Day 65

Day 65

The wind uncovered another bunker today, and Elder Simon found some paper inside. He gave it to me and showed me how to use it. I’m supposed to write down what I see so we won’t forget, but I don’t know what there is to forget. There’s only sky and sun and sand. I keep it wrapped up in my blanket when I’m not using it so the wind doesn’t try to take it. Isaiah wanted some, but the Elder said he’s too young.

There was food in the bunker too, the kind wrapped in metal, and Xav has to break it open so we can eat. I asked the Elder how it was done, but he didn’t know. Someday I’ll find the edge of the sky and maybe the answer will be there. Xav says there is no end to the sands. He remembers more than I do of wandering through them, so maybe he’s right, but sometimes I think I see shimmers of purple on the horizon.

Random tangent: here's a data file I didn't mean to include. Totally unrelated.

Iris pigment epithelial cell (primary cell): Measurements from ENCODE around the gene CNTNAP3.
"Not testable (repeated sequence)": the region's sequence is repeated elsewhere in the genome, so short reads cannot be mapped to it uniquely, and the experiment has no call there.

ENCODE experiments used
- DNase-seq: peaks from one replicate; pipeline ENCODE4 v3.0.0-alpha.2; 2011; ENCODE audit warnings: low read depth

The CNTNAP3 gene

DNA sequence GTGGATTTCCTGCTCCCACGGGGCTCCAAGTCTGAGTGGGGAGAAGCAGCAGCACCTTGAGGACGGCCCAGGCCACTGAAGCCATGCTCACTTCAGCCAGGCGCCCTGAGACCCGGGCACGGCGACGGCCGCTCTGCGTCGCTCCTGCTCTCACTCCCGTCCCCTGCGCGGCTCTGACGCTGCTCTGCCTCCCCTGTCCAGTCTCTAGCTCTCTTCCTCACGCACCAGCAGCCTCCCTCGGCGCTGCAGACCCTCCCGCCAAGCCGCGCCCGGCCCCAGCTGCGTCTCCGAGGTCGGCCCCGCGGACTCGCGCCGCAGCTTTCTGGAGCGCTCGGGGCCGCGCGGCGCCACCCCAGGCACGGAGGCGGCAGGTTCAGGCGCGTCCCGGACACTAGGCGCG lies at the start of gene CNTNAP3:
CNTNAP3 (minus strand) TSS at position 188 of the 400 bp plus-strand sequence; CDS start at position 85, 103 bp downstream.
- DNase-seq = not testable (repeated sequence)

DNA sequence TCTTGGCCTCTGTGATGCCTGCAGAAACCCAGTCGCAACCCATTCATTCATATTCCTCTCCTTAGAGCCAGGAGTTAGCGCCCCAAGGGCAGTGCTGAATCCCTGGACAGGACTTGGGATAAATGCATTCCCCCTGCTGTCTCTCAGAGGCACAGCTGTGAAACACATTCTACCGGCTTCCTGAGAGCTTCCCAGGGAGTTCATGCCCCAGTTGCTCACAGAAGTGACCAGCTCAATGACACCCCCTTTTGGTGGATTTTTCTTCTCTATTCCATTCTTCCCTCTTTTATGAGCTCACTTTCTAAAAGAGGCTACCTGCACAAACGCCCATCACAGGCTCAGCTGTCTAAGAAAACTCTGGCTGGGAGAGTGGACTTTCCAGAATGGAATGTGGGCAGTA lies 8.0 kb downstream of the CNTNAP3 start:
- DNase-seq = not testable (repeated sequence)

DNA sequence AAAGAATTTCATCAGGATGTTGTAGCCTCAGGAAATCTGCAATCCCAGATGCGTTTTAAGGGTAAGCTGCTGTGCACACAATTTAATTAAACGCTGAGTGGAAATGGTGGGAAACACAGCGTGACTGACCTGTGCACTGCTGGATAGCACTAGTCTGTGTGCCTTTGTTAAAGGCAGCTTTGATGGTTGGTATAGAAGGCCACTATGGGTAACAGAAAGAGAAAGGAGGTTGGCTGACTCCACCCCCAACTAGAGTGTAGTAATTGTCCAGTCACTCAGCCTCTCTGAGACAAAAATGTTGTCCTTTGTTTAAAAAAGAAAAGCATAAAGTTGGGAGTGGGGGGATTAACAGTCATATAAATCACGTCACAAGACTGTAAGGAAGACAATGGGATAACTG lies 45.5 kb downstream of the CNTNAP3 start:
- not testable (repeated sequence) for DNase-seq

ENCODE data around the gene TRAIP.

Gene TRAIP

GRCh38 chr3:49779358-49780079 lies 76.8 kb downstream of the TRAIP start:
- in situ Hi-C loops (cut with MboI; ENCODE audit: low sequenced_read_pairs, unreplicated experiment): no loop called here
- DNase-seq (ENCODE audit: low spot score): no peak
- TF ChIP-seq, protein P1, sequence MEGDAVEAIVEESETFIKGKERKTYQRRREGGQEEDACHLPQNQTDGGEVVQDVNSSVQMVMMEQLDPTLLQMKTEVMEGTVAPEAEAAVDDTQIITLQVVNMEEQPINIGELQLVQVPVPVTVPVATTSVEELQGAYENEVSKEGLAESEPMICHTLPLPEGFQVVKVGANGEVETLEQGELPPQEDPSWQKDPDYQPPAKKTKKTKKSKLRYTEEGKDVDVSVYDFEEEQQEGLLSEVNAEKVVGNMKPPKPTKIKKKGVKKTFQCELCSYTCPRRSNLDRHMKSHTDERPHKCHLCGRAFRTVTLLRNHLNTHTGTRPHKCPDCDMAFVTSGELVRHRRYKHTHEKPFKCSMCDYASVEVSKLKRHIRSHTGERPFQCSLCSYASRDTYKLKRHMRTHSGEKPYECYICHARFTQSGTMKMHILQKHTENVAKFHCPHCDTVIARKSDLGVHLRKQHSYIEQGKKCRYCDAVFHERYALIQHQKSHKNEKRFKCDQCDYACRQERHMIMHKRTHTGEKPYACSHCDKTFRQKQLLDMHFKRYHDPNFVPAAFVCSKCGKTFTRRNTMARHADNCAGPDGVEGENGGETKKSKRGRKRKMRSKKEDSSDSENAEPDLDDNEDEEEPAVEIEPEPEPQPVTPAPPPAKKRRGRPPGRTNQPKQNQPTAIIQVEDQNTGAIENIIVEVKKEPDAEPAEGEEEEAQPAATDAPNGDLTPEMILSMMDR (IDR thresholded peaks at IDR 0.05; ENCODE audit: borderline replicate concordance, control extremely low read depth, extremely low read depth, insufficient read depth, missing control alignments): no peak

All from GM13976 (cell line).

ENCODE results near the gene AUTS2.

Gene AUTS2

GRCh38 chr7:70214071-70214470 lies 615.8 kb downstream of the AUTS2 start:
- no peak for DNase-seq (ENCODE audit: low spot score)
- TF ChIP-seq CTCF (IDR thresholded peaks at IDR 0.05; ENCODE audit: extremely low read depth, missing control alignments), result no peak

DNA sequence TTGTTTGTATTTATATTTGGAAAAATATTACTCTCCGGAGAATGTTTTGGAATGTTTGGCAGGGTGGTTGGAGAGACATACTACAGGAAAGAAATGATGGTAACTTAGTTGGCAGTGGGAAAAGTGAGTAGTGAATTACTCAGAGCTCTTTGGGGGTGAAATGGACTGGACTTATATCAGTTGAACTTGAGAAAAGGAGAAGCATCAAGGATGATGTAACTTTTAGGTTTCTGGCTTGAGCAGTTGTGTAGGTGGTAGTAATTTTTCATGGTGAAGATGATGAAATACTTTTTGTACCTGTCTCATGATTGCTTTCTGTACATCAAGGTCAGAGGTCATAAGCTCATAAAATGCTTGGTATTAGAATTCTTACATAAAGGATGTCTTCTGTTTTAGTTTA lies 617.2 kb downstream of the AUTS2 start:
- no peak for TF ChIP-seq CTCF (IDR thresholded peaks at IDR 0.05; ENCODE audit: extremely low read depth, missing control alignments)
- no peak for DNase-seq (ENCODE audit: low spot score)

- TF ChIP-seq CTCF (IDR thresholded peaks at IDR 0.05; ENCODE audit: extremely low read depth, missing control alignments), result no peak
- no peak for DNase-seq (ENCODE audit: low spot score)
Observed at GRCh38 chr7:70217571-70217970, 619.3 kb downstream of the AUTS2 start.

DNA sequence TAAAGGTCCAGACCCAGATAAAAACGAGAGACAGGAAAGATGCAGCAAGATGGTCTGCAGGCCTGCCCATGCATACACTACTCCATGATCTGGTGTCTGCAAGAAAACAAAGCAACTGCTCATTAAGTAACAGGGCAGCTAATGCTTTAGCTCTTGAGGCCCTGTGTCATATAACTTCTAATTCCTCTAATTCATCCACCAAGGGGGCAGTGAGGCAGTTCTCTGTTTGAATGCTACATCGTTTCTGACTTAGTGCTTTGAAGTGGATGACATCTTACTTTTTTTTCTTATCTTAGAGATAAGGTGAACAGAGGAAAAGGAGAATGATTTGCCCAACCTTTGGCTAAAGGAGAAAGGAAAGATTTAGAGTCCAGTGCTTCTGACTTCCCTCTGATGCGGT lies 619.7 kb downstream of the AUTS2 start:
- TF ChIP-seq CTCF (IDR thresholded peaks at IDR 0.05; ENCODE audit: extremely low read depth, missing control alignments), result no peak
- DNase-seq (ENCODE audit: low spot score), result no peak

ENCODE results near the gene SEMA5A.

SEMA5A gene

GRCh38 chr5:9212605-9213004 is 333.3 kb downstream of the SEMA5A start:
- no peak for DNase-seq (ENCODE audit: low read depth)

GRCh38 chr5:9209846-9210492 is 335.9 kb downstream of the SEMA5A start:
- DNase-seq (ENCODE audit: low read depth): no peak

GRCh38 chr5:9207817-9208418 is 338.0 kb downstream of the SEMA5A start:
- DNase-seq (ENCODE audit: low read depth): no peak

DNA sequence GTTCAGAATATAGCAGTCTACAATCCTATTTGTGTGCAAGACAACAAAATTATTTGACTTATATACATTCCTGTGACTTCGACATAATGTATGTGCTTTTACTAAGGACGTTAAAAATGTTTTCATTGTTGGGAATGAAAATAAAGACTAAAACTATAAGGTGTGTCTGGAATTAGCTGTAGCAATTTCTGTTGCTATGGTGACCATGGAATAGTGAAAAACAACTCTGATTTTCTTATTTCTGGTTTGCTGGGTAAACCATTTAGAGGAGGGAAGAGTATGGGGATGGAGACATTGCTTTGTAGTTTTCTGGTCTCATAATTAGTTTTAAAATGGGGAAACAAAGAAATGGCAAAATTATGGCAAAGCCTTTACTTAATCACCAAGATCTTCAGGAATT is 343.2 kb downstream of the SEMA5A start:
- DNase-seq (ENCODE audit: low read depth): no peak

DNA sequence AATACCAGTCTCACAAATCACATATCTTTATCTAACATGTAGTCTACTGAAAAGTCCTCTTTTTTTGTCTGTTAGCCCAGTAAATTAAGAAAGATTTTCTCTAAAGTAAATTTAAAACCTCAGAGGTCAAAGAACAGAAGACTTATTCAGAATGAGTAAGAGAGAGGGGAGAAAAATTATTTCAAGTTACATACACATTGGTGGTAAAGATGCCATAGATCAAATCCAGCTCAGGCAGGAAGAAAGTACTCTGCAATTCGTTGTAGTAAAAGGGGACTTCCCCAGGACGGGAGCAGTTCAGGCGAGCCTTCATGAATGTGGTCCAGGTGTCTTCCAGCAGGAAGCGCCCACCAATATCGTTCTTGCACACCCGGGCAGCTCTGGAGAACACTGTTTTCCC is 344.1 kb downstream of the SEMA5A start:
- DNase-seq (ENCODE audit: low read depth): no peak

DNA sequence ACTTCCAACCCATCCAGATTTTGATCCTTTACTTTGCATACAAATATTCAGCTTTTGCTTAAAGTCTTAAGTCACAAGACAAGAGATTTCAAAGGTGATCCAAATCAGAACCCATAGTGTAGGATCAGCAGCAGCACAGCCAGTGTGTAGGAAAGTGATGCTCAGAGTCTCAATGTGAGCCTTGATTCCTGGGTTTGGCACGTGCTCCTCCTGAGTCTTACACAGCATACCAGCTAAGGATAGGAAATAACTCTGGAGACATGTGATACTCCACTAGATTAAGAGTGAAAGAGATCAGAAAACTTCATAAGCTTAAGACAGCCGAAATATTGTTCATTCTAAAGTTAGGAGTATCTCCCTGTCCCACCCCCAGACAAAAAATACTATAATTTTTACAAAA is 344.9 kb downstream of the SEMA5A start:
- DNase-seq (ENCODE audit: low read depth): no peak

It’s been 65 days near as I can tell since we came to the camp. We wandered through the sands for I don’t know how long before they found us, half-dead and burned from the sun. They say Isaiah must be my brother since our eyes are the same color, but they don’t know about Xav. We don’t remember either.

Day 67

They gave the new bunker to Xav, Isaiah, and I so we don’t have to sleep out on the sands. They put sand over it to block it from the sun, and it stays a little cooler inside. Every day Xav has to push the drifts away from the door so we don’t get buried inside.

Day 70